Jordan is battling a poor, tense socio-economic situation, which derives inter alia from the enormous systemic economic, infrastructure, political, and social burden imposed on it by the more than one million refugees (some assess their number at 1.5 million, while the United Nations cites 760,360 refugees), the majority of whom fled from Syria, with some from Iraq and Yemen. Furthermore, the financial support from the Gulf states has diminished in recent years, and in 2017, Jordanian unemployment reached 18 percent, the highest level in 25 years. About one quarter of all college graduates are unemployed. The recession in Jordan is palpable as a result of the steadily rising prices of basic consumer goods and the drastic hikes in income tax and in corporate tax. In May 2018, The Economist ranked Amman as the most expensive city in Arab countries and 28th among cities globally.

As a result of the economic hardships in Jordan, there has been a surge in protests against the royal family over the last six months. In June, these protests intensified and spread to the major cities. Unlike most of the previous events, during these protests the demonstrators did not cover their faces. At the same time, deterrence by the security forces has eroded significantly. In response, in June King 'Abdullah dismissed Prime Minister Hani al-Mulki, and replaced him with Dr. Omar al-Razzaz, an economist and the Minister of Education, with the hope that he will generate a shift in public sentiments.

The prevailing assumption is that the demonstrations are political, and many argue that they are orchestrated by political opposition factions in the kingdom. These factions also point an accusing finger at Israel, given both its behavior toward Jordan and its policy toward the Palestinians, and this assignment of blame is supported by elements in the Jordanian government and establishment. Even Trump's peace initiative (despite the fact that it has not yet been officially presented or made public) is perceived by the Jordanian government – both the King and government officials – as a potential threat to the kingdom's security, and sweeping opposition to Trump's initiative is voiced both on the Jordanian street and in the media.

Closely related issues are Jordan's honor and authority regarding its border with Israel. Demonstrators in Amman demanded that the lands in both enclaves be returned to Jordan. In August, Marwan al-Muasher, the former Jordanian ambassador to Israel and to the United States, former foreign minister, and deputy prime minister, published a lengthy article against the Trump initiative in the daily al-Rai, and called for Jordan to institute a series of measures, including 'the adoption of a resolution by the Jordanian government and parliament not to renew the lease agreement for al-Baqura lands [Naharayim]. No one in the international community will be able to claim that this constitutes a breach of the peace treaty, since Jordan is vested with the full right not to renew this agreement.'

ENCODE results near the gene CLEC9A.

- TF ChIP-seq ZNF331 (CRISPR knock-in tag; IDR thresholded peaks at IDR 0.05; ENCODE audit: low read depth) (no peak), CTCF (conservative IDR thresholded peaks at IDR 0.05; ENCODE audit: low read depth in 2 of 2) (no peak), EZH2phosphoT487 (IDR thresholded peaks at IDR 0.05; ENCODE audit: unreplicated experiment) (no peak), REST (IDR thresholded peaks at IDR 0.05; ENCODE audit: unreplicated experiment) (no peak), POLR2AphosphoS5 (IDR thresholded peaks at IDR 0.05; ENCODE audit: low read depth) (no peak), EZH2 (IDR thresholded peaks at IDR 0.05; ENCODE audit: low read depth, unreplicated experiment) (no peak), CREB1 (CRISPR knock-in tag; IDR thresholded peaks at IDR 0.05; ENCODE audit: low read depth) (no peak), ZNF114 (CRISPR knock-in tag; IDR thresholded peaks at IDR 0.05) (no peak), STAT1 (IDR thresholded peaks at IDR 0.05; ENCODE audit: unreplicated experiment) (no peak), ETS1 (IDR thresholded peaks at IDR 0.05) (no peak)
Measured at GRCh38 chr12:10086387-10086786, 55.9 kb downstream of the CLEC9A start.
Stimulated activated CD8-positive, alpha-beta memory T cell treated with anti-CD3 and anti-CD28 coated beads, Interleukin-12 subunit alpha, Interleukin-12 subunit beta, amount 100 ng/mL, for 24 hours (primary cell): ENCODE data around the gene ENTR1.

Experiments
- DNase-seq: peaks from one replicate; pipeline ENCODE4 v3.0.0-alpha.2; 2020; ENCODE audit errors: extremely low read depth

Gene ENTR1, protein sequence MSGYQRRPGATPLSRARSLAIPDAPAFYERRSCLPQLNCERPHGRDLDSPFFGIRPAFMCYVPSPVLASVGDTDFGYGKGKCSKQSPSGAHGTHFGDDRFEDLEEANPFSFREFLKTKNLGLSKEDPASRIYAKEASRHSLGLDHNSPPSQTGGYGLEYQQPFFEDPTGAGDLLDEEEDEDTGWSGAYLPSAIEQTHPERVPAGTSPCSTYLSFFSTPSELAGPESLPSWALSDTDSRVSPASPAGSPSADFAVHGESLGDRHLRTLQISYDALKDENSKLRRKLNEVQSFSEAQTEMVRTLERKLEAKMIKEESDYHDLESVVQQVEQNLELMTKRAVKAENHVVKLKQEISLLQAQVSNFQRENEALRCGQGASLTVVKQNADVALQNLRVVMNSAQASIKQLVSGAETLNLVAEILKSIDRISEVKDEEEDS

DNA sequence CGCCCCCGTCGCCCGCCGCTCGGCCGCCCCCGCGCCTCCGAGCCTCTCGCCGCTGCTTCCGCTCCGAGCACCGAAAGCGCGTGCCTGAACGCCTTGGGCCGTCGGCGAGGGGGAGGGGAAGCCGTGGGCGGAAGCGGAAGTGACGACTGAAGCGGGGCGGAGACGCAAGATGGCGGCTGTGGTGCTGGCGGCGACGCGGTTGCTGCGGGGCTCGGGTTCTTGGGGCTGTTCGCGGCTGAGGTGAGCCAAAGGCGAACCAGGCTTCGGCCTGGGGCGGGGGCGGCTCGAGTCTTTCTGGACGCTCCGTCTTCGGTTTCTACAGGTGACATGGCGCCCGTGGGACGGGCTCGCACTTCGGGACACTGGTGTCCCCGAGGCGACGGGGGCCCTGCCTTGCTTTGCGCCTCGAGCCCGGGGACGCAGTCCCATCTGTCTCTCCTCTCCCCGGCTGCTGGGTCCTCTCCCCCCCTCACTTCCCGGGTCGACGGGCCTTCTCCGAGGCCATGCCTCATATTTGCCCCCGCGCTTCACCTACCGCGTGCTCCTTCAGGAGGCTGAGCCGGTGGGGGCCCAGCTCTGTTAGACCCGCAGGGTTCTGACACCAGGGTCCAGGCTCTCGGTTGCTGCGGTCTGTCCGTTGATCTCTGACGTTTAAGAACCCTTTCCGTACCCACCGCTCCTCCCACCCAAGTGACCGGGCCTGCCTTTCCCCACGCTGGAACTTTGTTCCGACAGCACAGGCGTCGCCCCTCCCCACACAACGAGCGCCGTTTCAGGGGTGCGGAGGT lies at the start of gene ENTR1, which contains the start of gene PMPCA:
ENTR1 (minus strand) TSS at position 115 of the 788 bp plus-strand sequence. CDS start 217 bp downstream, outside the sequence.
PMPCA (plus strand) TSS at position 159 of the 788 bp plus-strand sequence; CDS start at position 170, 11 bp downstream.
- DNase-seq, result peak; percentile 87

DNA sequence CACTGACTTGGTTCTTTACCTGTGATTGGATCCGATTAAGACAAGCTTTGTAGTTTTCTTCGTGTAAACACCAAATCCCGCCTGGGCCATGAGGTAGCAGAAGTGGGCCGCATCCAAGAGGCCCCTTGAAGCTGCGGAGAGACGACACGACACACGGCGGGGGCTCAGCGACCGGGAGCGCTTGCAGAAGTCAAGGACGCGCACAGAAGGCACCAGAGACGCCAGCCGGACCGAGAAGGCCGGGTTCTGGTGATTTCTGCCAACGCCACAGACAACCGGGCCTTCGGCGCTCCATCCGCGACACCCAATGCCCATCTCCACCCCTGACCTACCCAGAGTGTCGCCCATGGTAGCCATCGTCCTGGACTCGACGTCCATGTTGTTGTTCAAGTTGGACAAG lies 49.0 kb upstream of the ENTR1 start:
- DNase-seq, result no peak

The more vehement the demonstrations became – which were not solely about economic issues – the more intense public pressure targeted King 'Abdullah to abrogate the peace treaty with Israel altogether, with particular focus on the lands used by Israel. Of the 130 members of the Jordanian parliament, 87 signed a petition to terminate the special regime in these areas and restore Jordan's full sovereignty over them.

The current crisis could likely have been prevented, had Israel instituted a wise and forward-looking policy and thereby avoided this surprise political move that jeopardizes the future of Israeli farmers. Now that it has materialized, this crisis will hopefully not constitute a watershed in the bilateral relations. Israel and Jordan have proven in the past that they are capable of overcoming complex developments and resolving disagreements. The profound mutual interests between the countries are numerous – relating to economy, homeland security, water supply, agriculture, and of course regional security.

The peace treaty itself contains a mechanism for consultations, and these should begin immediately, at the outset of this one-year notification period, rather than once again sitting by idly. Both sides are interested in maintaining the peace treaty. Consequently, the threats made by Israeli government ministers to punish Jordan for the step that it took are both illogical and irresponsible. However, as the King will likely not retract his decision, Israel must focus on negotiations and preparations to end Israeli use of these areas - by negotiating an extension of the transition period, accommodating alternative solutions for the Israeli farmers, and determining the rate of compensation to be paid to Israel. This is a serious problem that must be handled through judicious dialogue that is independent of domestic political considerations and – most importantly – takes place far from the spotlight."